Weather permitting, visitors gather at Ernest Shackleton’s grave site for a ceremony, including a short speech and a toast in which passengers and expedition staff raise a glass in his honor (whiskey and non-alcoholic beverages are available for toasting).

Shackleton ceremony
Shackleton ceremony

We are careful not to disturb the approximately 40 other graves in the cemetery. Passengers may be interested in paying their respects to Shackleton's second-in-command, Frank Wild, as well; his ashes were recently returned to Grytviken and buried beside those of his leader.

What to Expect of the Shackleton Ceremony

Alex McNeil, a Quark Expedition Leader who has visited the cemetery on several occasions, tells us, “I still enjoy and appreciate it every time I'm there.”

While it is not mandatory to take part in the Shackleton ceremony, McNeil discusses why it remains such a popular choice among most who visit Grytviken:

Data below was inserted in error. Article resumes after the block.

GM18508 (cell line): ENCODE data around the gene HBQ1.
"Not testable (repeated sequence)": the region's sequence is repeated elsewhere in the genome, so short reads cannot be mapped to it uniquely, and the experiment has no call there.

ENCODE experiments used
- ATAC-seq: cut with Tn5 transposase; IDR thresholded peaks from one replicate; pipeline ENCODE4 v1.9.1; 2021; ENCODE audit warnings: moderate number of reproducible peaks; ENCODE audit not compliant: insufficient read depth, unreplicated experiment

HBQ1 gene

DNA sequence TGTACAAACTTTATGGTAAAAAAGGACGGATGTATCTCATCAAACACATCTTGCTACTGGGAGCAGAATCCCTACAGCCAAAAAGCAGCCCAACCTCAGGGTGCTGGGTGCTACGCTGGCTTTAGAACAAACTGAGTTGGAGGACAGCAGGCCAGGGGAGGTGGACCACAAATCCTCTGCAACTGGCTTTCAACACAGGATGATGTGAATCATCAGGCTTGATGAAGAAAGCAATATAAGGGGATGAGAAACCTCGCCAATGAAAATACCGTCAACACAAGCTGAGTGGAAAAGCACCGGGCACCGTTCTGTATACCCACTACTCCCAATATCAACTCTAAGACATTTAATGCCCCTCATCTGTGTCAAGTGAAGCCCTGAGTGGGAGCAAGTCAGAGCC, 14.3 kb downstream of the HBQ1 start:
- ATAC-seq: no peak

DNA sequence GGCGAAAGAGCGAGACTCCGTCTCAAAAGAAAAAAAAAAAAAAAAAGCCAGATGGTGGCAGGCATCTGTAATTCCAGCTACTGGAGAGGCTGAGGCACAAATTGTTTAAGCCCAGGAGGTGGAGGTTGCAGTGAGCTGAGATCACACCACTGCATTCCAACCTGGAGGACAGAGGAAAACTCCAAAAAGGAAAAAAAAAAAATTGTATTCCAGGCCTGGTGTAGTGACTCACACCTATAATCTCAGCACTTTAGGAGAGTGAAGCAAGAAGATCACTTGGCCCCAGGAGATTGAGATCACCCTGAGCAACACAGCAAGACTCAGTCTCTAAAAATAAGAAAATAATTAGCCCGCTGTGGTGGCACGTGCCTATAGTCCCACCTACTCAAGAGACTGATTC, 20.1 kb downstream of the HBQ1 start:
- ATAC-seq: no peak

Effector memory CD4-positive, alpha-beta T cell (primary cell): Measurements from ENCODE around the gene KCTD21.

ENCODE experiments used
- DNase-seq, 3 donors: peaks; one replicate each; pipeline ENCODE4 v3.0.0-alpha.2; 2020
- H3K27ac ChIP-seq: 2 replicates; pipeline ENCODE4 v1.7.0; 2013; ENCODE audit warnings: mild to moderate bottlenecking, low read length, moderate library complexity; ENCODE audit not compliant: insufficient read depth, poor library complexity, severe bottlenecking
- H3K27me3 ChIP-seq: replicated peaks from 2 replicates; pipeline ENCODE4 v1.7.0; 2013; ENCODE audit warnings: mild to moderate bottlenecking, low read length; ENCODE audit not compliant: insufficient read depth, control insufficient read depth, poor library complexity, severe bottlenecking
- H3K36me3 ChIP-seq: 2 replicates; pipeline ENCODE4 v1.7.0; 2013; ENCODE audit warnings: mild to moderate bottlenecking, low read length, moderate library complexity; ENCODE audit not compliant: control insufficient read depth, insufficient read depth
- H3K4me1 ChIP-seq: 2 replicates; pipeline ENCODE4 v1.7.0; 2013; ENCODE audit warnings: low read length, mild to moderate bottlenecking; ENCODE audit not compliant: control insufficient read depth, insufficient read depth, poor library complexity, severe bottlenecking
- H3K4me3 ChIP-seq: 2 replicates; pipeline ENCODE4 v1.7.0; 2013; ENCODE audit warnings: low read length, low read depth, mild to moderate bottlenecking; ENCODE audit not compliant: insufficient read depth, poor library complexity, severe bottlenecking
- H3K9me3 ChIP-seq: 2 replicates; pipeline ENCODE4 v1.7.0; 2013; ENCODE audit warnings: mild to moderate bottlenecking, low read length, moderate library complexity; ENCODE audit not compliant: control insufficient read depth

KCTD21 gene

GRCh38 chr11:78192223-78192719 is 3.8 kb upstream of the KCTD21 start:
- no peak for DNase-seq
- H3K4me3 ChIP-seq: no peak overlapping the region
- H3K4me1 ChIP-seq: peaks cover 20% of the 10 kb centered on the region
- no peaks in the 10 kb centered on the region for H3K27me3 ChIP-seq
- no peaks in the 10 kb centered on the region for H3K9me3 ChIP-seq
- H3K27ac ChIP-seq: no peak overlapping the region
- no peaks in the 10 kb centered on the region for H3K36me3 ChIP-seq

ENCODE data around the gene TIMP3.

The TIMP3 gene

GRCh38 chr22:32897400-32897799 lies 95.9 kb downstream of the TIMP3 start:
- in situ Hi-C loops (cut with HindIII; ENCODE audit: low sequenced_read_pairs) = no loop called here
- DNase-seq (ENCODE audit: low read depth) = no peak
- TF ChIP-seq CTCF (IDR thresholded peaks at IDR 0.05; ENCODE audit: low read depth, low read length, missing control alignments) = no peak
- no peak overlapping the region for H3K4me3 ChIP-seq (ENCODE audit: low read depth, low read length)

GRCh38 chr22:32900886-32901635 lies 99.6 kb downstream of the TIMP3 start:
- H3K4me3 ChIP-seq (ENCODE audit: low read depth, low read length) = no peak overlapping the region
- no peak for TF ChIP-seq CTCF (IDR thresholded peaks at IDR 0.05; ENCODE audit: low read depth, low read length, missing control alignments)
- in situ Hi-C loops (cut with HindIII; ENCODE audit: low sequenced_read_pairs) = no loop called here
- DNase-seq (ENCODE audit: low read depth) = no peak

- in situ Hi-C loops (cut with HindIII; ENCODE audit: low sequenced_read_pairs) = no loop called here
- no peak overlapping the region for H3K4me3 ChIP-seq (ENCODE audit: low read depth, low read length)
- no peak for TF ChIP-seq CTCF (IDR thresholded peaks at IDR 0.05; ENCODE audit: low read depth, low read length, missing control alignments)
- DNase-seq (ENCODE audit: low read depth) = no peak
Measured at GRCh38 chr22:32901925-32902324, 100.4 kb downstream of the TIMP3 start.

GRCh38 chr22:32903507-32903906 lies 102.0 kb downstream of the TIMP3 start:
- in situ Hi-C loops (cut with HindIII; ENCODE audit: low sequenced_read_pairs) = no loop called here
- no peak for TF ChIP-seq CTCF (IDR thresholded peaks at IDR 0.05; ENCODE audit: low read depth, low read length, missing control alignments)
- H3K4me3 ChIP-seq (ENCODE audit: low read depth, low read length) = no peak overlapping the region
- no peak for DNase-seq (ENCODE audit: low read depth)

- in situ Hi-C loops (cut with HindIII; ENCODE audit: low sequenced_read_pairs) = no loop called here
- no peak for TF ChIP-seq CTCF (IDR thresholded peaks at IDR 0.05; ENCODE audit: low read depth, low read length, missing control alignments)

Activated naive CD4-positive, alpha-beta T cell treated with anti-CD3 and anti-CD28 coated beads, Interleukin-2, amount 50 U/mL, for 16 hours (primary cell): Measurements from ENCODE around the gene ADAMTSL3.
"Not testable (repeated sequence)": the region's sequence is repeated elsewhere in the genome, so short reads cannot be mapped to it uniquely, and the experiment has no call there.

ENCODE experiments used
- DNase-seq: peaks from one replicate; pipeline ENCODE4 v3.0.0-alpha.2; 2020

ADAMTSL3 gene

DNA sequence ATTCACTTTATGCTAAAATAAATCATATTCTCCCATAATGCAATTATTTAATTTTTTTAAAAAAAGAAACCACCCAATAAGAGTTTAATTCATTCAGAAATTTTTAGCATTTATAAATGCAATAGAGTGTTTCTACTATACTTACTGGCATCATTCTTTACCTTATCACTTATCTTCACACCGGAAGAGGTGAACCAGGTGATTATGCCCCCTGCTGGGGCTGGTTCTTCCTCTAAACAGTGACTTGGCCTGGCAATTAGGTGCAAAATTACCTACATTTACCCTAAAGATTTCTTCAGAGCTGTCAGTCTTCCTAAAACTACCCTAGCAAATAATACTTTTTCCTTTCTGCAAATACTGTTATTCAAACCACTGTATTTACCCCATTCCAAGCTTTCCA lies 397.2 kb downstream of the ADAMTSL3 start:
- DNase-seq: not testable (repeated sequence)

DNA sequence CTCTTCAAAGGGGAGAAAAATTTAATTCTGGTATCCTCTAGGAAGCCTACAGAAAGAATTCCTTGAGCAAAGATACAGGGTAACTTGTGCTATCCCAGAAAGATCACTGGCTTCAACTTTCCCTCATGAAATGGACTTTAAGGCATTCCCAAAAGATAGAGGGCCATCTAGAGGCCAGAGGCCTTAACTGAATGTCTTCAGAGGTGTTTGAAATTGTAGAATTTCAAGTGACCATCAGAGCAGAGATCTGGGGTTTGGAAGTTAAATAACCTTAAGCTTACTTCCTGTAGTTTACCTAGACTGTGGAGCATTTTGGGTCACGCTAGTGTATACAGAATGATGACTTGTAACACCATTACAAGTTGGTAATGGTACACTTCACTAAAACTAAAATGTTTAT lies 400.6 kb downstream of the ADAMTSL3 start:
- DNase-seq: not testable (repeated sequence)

"It's an interesting energy of reverence, appreciation and excitement to be in the presence of such a well-known explorer. It's a very significant component of a trip to South Georgia and the Grytviken whaling station."

As you stand in the cemetery, he explained, the weather, smells, and sounds provide an emotional connection to South Georgia, as well as to Shackleton and his crew. It is not difficult to identify with what explorers to the area faced more than 100 years ago.

Visiting Sir Ernest Shackleton's Gravesite

Visiting the grave of Sir Ernest Shackleton on South Georgia is an emotional stop on an enjoyable Antarctic holiday. It is a wonderful experience and one that passengers tell us helps them feel truly connected to the epic history of the places we visit.

Quark Expeditions has named our loyalty program after Sir Ernest Shackleton, a man we consider one of Antarctica’s greatest explorers. Membership is free and the benefits run deep, ranging from savings on future expeditions to a commemorative patch and much more.

You can visit Shackleton's gravesite on our Falklands, South Georgia, and Antarctica: Explorers and Kings expedition, or any of our Antarctic expeditions to South Georgia.